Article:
I'm talking about when you're an established author. I see examples when the editor wants a synopsis of the book before it's finished. Do they allow a little wiggle room since the manuscript isn't complete?

And I know...relieves not releaves! Dumb mistake! Sorry!

The Rejecter said...

Aimee,

The point is you wrote a bunch of books, which is a valuable learning experience that will probably lead to you writing a book that gets published. Most people don't finish one book.

Kaitlin,

If you're established, ask your agent this question. For good measure, or if you don't have an agent (which is fine), here's my answer: You should provide a detailed synopsis upon request. If you haven't written the book yet, and they know that, they will not be shocked if they get a slightly different book than the one they bought. They will be upset if they get a HORRIBLY different book, like if they bought high fantasy and got medical memoir.

jessjordan said...

So, yeah, the synopsis info is great and all, but my question is: How do I get a job like yours?

:D

Seriously. Just kidding. Don't throw metaphorical lightning bolts at my head.

jessjordan said...

And by "metaphorical," I'm pretty sure I meant "figurative." Gah ... Work brain! Work!

Seriously--thanks for the post. Informative and a funny-sassy all at once, just like always :)

Anonymous said...

"...I figure I'll go over this once and for all so that it can settle the issue until a few months bury it in the archives and someone new comes along and answers the questions because they don't know how to use the "search" function on the blog..."

I think you need another vacation.

Or a big prize of some sort.

Or a really fun book to read.

Or a day to yourself to do nothing.

I'll shut up now.

Aimee K. Maher said...

"The point is you wrote a bunch of books, which is a valuable learning experience that will probably lead to you writing a book that gets published. Most people don't finish one book."


I really appreciate that comment. I have worked very hard and continue to learn. I'm not expecting a gee-whiz, free ride, Famous Contract. I'm filing that comment away for a rainy day when I want to give up and the gin and tonics aren't helping.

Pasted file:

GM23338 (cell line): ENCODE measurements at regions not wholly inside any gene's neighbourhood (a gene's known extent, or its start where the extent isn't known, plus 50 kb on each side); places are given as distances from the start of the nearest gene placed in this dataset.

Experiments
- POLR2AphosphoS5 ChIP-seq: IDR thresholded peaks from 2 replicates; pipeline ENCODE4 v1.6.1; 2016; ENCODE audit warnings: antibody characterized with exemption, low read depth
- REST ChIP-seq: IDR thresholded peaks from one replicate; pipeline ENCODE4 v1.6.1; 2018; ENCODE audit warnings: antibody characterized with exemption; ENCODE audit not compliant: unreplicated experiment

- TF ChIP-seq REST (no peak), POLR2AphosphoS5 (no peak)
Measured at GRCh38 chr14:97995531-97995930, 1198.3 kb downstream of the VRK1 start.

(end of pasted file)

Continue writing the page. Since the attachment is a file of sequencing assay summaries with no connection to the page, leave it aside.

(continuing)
Lunatic said...

I'm wondering if it's common for a synop to be full of adjectives and adverbs, which would help condense the soup, if you will. You know, instead of showing the character being emulous, you just come out and say he's emulous. So, the writing in a synop comes out much different than in the MS.

That's how my virgin attempts have come out, anyway.

Fred

Rebecca Knight said...

This is an awesome post, and very very helpful for my sanity ;).

My question was the same as Katlin, so thanks for the info! This blog provides a wonderful insight into what you folks are looking for, and relieves a lot of stress for us.

-Becca
http://rebeccaknightbooks.blogspot.com/

The Rejecter said...

Thanks, Rebecca. This is your first and only warning though not to post links to your blog. Further comments containing them will be rejected. Sorry, policy.

Aimee K. Maher said...

Remember that comment I said about keeping my novels to myself for the most part? Well, I took a basic query I whipped up for Q Shark and tweeked it, then sent it off to two agencies to feel it out.

BAM! Request for 30 pages today.

I should come here more often.

_*Rachel*_ said...

Have we seen your query at EE's yet, Aimee?

Thanks, Rejector! I'm nowhere near ready for the synopsis yet, but this'll help for sure.

Why use the search function to start? The archives here are much less daunting than EE's or Miss Snark's. I got through them in less than a week or so--a week without a novel to read, anyway.

I hope there's some wiggle room for details in a synopsis. I'm assuming you can get away without explaining the science of something like Dr. Device from Ender's Game, but you'd better not leave out things like motivations.

Aimee K. Maher said...

I sent it to EE yesterday. I can't wait for the hijinx.

The Rejecter said...

Adverbs are good if they help explain the story. They are bad if they are telling us why we should like your characters or think your plotline is exciting. That your characters are interesting and the plotline is exciting should be inherent in the synopsis or you're doing it wrong.

In other words, do not describe your characters are "interesting" and your book as "humorous."

writtenwyrdd said...

Thanks for this. I confess to finding synopses daunting, but now I'll just keep reminding myself they aren't that bad.

Mike said...

I'm new to this blog and writing blogs in general, so I just noticed something that cracks me up. Every time someone makes a spelling or grammatical error in a written comment, she practically commits suicide apologizing and calling herself stupid. I've seen it elsewhere too, and it's funny. I'm as anal as anyone about that stuff, but still...
Oh, and thanks for taking the time to share information with all us clueless types.

Katlin said...

I'm not stupid! I know I'm not stupid. I just made a stupid mistake not reading through what I wrote. I am very anal about that though. I just don't know if I can edit my comment or not. I'm new, too!

Rie said...

I've never been scared of a synopsis, a query on the other hand. Very scary. The hook on the query the scariest yet.

Aimless Writer said...

I'm about to write my synopsis so this post was just in time!
Someone once told me to write it as if I was telling a really exciting story to a friend. I think she meant make it a bit dramatic. Either way I'm getting requests now so it must be good advice.
Thanks!

mkcbunny said...

Such a timely post. I'm at this phase now and this takes some of the worry off. Thanks for that.

Lilit Hotham said...

Thanks for the tip! Wow if anything I'm probably a little TOO excited about writing a synopsis. 1-2 pages? Holy crow, I need my pinking shears!